Annex B: APEC Statement on Promoting RCE Trade and Investment

Promoting Renewable and Clean Energy (RCE) trade and investment is crucial for meeting our current and future energy needs. Greater use of RCE will diversify our energy supply and reduce environmental impact. In recent years, the market for RCE has been consistently growing, but various patterns of barriers in cross border trade and investment remain a persistent challenge. In 2014, a Public Private Dialogue on RCE Trade and Investment was held to launch the APEC Public Private Partnership on Environmental Goods and Services (PPEGS), promote RCE trade and investment and increase the utilization of RCE. Based on previous APEC work on RCE and the recommendations of the 1st PPEGS dialogue, bearing in mind the non-binding and voluntary nature of APEC, we agreed to undertake the following:

  1. Promote market openness by further addressing trade barriers on RCE products among APEC member economies, work together to fight against all forms of trade protectionism in the RCE sector and deepen our cooperation on monitoring and resisting protectionist measures;
  2. Prevent trade frictions in cross border RCE trade and investment by strengthening coordination and cooperation among APEC economies, including by holding public private dialogues regularly and building broader understanding and trust among APEC economies;
  3. Promote regulatory coherence and cooperation in areas affecting RCE trade and investment, including by exploring the alignment of standards and certification systems in the RCE industry, to ensure the supply of high quality RCE products in this region;
  4. Ensure that all government support and incentive programs aimed at promoting environmental goods and services are transparent and consistent with WTO rules;
  5. Strengthen the protection and enforcement of intellectual property rights and recognize the importance of comprehensive and balanced intellectual property systems that provide for and protect the incentives that encourage creativity and innovation, and provide substantial support to RCE research and development;
  6. Encourage economies to report progress in realizing the objectives of the 2011 Leaders Declaration on Trade and Investment in Environmental Goods and Services on voluntary basis;
  7. Encourage RCE technology cooperation amongst APEC economies with a view to contributing to sustainable and inclusive development; and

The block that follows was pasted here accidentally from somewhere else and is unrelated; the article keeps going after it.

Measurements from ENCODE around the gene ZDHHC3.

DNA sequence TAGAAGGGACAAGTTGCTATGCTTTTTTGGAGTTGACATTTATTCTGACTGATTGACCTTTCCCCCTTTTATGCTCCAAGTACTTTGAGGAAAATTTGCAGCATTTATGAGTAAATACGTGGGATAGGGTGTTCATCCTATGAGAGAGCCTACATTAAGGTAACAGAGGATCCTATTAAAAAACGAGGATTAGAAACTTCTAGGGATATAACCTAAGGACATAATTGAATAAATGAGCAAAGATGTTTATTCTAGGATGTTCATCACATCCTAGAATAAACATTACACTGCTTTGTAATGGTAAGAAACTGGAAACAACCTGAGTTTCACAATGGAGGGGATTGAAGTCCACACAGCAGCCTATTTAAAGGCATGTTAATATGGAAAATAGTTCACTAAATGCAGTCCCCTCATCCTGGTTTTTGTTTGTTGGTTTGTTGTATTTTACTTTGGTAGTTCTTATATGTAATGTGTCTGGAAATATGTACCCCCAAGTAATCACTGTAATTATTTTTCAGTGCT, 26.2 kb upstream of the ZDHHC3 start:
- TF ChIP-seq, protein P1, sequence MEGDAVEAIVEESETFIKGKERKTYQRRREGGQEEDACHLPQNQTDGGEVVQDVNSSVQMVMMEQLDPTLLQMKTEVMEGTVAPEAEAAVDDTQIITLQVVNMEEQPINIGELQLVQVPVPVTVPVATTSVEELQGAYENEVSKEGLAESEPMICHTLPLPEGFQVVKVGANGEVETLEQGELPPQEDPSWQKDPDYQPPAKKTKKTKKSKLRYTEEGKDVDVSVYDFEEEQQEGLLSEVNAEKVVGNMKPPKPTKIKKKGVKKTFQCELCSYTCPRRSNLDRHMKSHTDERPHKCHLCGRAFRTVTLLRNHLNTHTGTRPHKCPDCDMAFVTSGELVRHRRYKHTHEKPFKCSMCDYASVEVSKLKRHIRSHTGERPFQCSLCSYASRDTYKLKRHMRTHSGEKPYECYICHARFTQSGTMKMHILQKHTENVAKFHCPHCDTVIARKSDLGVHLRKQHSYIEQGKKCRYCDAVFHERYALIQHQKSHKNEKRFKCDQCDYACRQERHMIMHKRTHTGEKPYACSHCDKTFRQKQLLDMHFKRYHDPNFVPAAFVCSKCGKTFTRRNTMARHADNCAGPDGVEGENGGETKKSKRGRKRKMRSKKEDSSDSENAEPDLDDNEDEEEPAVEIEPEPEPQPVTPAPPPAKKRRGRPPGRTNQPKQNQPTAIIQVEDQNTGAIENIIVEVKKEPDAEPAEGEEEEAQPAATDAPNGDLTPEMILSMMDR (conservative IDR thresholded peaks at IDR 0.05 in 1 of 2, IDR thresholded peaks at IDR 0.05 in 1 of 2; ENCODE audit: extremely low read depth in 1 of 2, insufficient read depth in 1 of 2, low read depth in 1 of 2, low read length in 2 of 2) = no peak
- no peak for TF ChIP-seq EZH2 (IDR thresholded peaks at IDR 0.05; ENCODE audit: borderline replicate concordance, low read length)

8. Engage the private sector and academia more deeply and frequently in RCE related policymaking to support APEC cooperation and create more cooperative opportunities for RCE industries among APEC economies.

We are committed to create an enabling environment for RCE trade and investment to contribute to sustainable development and common prosperity in the Asia Pacific region. We direct officials to develop knowledge sharing and capacity-building activities relevant to implementing these actions, including exchanging views, experiences, and best practices to promote RCE trade and investment.

Annex C: APEC Customs 3M Strategic Framework

Customs plays a pivotal role in ensuring the safety and facilitation of international trade. The APEC Customs Community’s efforts on simplification and harmonization of regional customs procedures has greatly contributed to the reduction of APEC trade transaction costs and improvement in supply chain performance amongst APEC economies. With the conclusion of the WTO Trade Facilitation Agreement, the reform of Customs procedures will be playing a more proactive and decisive role in the course of attaining Bogor Goals by 2020, injecting fresh momentum into the regional economic integration and trade facilitation.

APEC leaders in 2013 vowed to take measures including promoting Single Window systems to modernize Customs procedures in order to achieve the institutional connectivity thus to reach a seamlessly and comprehensively connected and integrated Asia Pacific. Accordingly, APEC 2013 Tasking Statement (for 2014) has identified the priorities of APEC Customs as improving supply chain connectivity and enhancing Customs procedures with emphasis on Single Window and Authorized Economic Operator. Customs are also tasked to function in people-to-people connection and wildlife trafficking.

To this end, we instruct the senior officials, based on the initiative of “Mutual Recognition of Control, Mutual Assistance of Enforcement and Mutual Sharing of Information”, to promote APEC Customs cooperation in a systematic approach to advance the following pressing tasks that are generally acknowledged by APEC economies:

  1. Promoting Connectivity and Trade Facilitation
    • Implementation of the WTO Agreement on Trade Facilitation(ATF)
      • Short-term objectives: to update each other on the work done for the implementation of the ATF and share experience in this regard.
      • Long-term objectives: to prepare for the review of the operation and implementation of the ATF which will take place four(4) years after its entry into force, and to explore the possibility of implementing non-binding or best endeavor provisions of the ATF.